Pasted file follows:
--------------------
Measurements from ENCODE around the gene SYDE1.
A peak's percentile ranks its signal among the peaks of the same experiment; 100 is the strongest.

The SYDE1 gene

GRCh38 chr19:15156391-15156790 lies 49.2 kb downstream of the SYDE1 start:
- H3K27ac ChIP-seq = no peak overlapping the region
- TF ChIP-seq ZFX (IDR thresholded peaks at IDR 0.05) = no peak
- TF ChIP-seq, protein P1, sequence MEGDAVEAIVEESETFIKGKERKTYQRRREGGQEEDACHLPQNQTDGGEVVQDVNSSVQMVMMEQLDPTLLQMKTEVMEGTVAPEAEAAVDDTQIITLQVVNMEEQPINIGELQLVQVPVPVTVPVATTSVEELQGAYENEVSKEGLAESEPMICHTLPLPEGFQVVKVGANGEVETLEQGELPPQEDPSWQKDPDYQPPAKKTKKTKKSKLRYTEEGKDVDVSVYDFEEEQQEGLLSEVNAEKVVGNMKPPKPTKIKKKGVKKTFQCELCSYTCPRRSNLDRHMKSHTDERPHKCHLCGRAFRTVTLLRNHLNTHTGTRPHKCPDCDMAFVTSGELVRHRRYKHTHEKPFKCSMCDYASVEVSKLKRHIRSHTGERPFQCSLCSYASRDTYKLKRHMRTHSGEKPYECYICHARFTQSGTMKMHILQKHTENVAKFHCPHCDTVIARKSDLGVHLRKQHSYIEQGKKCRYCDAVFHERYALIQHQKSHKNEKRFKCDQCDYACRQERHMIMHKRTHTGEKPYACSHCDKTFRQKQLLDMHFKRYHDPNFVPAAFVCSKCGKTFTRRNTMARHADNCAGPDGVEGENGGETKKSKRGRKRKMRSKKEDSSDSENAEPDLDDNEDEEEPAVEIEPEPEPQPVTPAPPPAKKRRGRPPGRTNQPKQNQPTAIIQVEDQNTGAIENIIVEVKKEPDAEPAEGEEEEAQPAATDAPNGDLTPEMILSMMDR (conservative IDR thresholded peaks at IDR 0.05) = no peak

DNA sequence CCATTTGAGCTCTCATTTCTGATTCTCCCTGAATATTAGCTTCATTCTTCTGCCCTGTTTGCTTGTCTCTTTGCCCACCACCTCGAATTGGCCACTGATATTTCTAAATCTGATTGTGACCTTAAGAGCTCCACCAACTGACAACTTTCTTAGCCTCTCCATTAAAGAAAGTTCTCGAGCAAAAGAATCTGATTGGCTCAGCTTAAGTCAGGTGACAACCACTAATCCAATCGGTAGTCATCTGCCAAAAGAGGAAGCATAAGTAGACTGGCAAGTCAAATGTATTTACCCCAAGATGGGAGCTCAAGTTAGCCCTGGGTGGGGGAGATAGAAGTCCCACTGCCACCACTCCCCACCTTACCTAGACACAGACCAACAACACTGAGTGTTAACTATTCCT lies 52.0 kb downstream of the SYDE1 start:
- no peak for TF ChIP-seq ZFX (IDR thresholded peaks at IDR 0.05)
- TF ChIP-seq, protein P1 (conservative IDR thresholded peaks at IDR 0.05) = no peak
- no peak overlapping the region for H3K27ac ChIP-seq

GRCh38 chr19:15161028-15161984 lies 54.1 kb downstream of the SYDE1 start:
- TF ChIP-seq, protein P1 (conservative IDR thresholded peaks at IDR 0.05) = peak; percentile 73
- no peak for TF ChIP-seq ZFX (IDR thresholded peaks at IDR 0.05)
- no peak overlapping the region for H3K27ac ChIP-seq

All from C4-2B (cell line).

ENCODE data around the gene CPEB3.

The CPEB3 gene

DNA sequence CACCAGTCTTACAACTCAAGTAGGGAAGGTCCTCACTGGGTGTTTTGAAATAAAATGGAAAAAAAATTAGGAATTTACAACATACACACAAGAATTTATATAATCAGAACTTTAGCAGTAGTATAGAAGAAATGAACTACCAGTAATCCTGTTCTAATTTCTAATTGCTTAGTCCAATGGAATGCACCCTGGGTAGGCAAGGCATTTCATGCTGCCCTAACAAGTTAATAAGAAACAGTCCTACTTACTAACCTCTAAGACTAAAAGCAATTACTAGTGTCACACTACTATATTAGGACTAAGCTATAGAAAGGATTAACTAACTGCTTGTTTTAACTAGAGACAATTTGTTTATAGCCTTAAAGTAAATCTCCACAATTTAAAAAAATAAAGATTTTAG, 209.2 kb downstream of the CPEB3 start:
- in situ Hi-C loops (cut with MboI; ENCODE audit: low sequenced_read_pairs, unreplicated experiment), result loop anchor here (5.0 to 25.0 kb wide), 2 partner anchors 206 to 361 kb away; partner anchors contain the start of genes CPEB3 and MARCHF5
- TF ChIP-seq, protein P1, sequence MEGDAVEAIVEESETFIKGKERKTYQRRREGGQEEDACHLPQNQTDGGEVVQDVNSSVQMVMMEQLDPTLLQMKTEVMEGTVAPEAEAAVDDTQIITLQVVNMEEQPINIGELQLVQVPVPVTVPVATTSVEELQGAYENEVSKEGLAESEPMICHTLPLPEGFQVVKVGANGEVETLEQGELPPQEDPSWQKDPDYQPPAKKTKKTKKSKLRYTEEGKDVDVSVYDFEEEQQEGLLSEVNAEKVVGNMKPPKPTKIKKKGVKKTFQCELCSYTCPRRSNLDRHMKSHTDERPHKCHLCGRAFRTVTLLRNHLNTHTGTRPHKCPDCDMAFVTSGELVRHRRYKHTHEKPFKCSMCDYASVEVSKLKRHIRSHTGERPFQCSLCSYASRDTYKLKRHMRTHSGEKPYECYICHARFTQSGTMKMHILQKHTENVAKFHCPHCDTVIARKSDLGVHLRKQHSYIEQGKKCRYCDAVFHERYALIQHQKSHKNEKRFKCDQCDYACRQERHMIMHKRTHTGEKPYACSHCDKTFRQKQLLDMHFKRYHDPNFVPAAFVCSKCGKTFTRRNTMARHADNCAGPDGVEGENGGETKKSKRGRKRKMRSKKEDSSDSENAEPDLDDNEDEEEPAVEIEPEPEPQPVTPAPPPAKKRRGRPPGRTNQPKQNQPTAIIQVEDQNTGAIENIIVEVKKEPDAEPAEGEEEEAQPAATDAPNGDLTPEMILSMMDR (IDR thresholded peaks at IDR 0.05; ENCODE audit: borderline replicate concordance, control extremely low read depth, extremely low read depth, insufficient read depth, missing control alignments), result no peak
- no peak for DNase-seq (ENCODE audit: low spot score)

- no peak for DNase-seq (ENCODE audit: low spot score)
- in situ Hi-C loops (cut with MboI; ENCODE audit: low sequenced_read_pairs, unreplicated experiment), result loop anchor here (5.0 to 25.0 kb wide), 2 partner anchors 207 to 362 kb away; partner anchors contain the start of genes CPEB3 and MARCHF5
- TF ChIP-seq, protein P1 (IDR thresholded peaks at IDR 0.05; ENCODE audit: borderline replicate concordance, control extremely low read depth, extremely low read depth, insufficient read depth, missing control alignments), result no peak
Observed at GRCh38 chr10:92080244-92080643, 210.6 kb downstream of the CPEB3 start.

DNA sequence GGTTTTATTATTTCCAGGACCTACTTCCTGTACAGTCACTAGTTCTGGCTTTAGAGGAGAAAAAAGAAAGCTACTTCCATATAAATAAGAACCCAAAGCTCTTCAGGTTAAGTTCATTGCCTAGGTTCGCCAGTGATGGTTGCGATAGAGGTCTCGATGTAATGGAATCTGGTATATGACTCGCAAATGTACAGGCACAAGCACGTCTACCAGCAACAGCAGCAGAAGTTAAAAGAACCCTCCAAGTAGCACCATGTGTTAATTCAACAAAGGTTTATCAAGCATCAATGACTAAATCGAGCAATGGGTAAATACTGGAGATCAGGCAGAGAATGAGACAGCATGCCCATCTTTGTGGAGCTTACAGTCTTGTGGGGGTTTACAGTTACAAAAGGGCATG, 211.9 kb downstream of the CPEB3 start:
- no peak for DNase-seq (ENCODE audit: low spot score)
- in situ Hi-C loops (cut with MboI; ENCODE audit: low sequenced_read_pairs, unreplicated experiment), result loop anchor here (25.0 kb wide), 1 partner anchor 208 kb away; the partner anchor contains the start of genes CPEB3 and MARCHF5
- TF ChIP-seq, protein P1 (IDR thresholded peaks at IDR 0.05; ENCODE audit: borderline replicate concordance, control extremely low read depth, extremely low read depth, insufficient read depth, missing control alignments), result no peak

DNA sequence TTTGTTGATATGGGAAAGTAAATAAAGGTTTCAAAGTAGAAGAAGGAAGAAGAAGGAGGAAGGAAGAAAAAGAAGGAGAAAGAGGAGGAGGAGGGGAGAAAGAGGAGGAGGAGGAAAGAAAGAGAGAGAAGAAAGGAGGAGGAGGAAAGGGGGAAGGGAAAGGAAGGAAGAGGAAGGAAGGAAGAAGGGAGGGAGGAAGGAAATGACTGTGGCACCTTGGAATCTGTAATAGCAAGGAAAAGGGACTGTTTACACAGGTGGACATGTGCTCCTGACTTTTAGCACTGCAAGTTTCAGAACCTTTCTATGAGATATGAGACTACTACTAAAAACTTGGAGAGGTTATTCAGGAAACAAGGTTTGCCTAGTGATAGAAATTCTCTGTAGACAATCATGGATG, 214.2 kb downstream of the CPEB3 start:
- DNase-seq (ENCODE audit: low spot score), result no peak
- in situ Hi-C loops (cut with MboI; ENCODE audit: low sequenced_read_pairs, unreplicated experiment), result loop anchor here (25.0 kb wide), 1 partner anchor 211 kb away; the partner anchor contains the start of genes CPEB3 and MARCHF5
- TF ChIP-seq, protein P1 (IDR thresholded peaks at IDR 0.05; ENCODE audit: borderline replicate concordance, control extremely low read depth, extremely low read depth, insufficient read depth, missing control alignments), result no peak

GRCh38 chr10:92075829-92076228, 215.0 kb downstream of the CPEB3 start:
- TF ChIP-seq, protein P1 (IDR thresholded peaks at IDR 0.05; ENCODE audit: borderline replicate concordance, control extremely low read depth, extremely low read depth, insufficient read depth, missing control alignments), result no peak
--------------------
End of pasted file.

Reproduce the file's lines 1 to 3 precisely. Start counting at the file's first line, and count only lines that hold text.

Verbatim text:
Measurements from ENCODE around the gene SYDE1.
A peak's percentile ranks its signal among the peaks of the same experiment; 100 is the strongest.

The SYDE1 gene